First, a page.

Wednesday, December 27, 2006

Real Revelations

Maybe 90 percent of the music blogs on the Internet deal with currently popular rock and rap. The rest of the musical universe is left to the other 10 percent. Classic R&B and soul music blogs are a particularly fertile region on a normal week, and this week, many of them are memorializing James Brown--so be sure to visit The Stepfather of Soul, Soul Sides, and Funky16Corners. There are a few blogs that deal with classic country and/or early rock, such as Living in Stereo (whose Brown obit is brief and marvelous) and Big Rock Candy Mountain. The best jazz blog I know of is Jazz and Conversation, but it hasn't been updated since September and may well be defunct.

This blog is about our Top 40 past, both on records and on the radio. (For what it's worth, we don't seem to have much direct competition in our topic area.) Although every post in the present is informed by that past, we're not entirely about the past. In fact, I've probably bought and/or listened to more new music in 2006 than in any recent year. Here are some of the notable albums, in no particular order, at first.

Other People's Lives/Ray Davies. A friend recommended this to me right after it came out, but I didn't rush out and get it, mostly because I'd heard one track and didn't like it. When I finally picked it up, I was surprised to learn that the single track I'd heard wasn't representative of the album as a whole--a batch of wry and well-crafted tunes that brings Davies' reputation as a keen observer and creator of memorable characters right into the 21st century. Key track: "Is There Life After Breakfast."

Pay the Devil
/Van Morrison.
In which Van sings country standards and his own compositions backed by shimmering steel guitars and whispery mixed choruses. His voice is too idiosyncratic to make this album an heir to the Jim Reeves/Eddy Arnold/Patsy Cline "Nashville Sound" of the 1960s, but that's the closest box you could put it in. But then again, the album's very existence is evidence of Morrison's refusal to be put in boxes of any sort. Key track: "There Stands the Glass."

Black Cadillac/Rosanne Cash. Next to Donald Fagen's Morph the Cat (about which more below), this was the new 2006 release I most wanted to hear. It was also the one that took me the longest to embrace. Cash wrote the songs on the album in response to the deaths of her father, mother, and stepmother over a 15-month period, and they're by far the darkest songs of her career. Stay with 'em and they become the most gorgeous and heartfelt. Key tracks: "Radio Operator," "God Is in the Roses."

Nothing But the Water/Grace Potter and the Nocturnals.
There was a minor brouhaha in Paste magazine earlier this year over a snide review of a John Mayer album that suggested he couldn't credibly sing the blues because he hadn't suffered enough. I don't know if suffering is necessary to credibly sing the blues, but if it is, Grace Potter must have suffered something awful--and her band can rock. You'd have to make room for her at the head table of contemporary female blues singers with Bonnie Raitt and Susan Tedeschi. Key tracks: "Joey," "Toothbrush and My Table."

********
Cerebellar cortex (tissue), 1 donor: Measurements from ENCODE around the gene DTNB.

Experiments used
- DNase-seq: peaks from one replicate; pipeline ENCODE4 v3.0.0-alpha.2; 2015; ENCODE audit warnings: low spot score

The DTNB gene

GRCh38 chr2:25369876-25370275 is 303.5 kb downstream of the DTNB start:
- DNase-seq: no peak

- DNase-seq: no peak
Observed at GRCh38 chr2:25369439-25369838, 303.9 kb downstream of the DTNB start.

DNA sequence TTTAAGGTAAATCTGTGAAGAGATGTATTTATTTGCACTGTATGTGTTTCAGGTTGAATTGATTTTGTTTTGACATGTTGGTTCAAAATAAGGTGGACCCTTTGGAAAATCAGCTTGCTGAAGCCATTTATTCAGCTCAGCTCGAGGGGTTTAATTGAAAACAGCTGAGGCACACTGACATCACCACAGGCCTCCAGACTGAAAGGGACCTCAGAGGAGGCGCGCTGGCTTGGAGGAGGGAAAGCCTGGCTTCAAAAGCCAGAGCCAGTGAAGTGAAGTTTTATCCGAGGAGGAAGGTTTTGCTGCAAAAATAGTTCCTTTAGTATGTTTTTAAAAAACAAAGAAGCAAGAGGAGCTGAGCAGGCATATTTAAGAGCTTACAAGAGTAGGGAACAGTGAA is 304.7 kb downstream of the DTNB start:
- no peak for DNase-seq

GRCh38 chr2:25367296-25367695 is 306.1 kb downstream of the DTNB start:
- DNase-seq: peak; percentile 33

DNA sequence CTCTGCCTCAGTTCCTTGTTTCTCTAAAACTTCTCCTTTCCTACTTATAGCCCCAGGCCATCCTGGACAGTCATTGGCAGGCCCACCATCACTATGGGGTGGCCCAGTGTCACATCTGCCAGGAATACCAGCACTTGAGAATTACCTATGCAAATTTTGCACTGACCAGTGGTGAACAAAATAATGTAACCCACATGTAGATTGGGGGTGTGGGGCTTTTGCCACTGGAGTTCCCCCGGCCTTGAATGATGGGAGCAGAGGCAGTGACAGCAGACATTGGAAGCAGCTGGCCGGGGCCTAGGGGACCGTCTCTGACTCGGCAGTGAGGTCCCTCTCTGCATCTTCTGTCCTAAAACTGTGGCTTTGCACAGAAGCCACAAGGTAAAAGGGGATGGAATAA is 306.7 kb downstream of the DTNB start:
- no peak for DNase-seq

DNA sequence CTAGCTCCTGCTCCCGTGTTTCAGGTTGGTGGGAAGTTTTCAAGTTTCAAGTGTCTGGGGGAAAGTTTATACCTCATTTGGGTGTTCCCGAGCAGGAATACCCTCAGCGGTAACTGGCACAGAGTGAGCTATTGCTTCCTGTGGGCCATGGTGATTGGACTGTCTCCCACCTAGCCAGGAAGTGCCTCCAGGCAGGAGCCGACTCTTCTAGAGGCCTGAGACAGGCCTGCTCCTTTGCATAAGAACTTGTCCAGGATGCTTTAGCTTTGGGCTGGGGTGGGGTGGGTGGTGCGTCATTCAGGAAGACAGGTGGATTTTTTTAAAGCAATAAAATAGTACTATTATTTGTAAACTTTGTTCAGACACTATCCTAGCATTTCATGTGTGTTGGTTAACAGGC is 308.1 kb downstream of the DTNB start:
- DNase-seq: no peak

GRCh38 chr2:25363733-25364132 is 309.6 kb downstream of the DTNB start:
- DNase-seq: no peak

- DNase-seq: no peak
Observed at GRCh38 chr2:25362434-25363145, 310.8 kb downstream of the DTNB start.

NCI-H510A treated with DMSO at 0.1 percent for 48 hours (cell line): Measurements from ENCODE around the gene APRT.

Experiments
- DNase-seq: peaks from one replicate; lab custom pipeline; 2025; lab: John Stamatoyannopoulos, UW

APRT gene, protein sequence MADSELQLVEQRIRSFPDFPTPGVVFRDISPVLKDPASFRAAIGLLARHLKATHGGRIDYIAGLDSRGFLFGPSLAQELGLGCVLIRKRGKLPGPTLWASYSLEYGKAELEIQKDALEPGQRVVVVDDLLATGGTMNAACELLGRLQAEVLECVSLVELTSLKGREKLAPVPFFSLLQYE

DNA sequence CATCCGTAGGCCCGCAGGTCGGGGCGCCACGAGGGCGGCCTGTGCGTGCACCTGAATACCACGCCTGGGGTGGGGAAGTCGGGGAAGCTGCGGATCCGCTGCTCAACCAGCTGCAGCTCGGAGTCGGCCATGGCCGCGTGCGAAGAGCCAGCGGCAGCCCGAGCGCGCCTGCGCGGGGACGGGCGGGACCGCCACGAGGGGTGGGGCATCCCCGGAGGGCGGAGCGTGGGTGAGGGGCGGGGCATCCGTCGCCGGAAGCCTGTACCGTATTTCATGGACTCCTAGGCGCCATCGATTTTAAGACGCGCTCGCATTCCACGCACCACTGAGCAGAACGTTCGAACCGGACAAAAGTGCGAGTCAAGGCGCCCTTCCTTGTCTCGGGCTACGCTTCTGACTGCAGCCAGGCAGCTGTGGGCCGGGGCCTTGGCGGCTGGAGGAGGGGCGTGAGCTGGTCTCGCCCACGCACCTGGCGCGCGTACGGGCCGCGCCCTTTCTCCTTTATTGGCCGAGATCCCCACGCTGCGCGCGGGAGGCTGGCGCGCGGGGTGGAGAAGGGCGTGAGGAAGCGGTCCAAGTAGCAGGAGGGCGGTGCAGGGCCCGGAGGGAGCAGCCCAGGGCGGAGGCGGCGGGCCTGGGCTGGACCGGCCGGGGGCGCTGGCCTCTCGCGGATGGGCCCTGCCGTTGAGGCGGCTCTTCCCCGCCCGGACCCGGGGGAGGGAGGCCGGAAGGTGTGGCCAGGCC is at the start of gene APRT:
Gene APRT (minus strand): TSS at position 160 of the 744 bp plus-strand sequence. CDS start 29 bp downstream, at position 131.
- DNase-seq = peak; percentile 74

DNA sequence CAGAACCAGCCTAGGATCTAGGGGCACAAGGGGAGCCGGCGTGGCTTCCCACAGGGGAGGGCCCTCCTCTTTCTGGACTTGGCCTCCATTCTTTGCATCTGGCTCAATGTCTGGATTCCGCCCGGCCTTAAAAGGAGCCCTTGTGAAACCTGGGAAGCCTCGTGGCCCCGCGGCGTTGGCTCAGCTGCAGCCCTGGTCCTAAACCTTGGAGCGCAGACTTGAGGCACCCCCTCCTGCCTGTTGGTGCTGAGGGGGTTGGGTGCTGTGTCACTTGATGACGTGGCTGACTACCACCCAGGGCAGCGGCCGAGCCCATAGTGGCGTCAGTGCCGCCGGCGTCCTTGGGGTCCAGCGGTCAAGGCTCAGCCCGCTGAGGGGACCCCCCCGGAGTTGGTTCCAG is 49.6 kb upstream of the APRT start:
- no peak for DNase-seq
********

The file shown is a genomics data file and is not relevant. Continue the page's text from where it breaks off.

All the Roadrunning/Mark Knopfler and Emmylou Harris. These two had been trying for several years to make a record together, and it was worth the wait. I've said something like this before: It's great to hear so many songs in which an adult listener can easily recognize oneself. Key tracks: "This Is Us," "Red Staggerwing," "Love and Happiness for You."

Modern Times
/Bob Dylan.
No jokes about Dylan's singing, please--he sounds fine here for a guy in his 60s who never had the world's greatest voice to begin with. His band is in fine form, too. I've seen a few critics' lists picking this as the top album of the year. I don't know enough to say that, but I like it. Key track: "The Levee's Gonna Break."

We Shall Overcome: The Seeger Sessions/Bruce Springsteen. Once you get past just how odd it is to hear old-school hootenanny music again, this album is terrific. It's great to hear how much fun Springsteen and his musicians are having. Not all of it works, but what does is magnificent. The real revelation in the wake of The Seeger Sessions has come thanks to music bloggers, chiefly Pete at ickmusic, who have posted tracks from various live shows around the world that give us the chance to hear earlier Springsteen songs such as "Cadillac Ranch" reworked into Seeger mode. Key tracks: "Jacob's Ladder" and "Pay Me My Money Down" which is my favorite single of the year.

My favorite album of 2006 is . . . .

Morph the Cat/Donald Fagen.
Worthy of standing alongside Aja as a creative triumph, Morph the Cat sounds better to me every time I listen to it--the songs are some of Fagen's best, and the band is simply wicked tight. The biggest disappointment of the year, however, was that Fagen didn't perform any songs from Morph when Steely Dan went on tour this summer. As good as the Dan's Milwaukee show was, a live version of "Security Joan" would have been the highlight of it. Other key tracks: "What I Do," "Rhymes."

("Security Joan" is a WMA file; buy a deluxe CD/DVD edition of The Seeger Sessions here; buy Morph the Cat here.)

Coming tomorrow: A few words about a few other artists I've dug this year.


At 5:15 PM, Anonymous Anonymous said...

While it may be short and mostly JB's music, check out "A Tribute To James Brown" at


At 8:41 PM, Anonymous Anonymous said...

hip hip... hootenanny for Bruce Springsteen

At 1:51 PM, Anonymous Dave P said...

Grace Potter is the real deal. And she's only in her early 20s. Great voice and good tunes.


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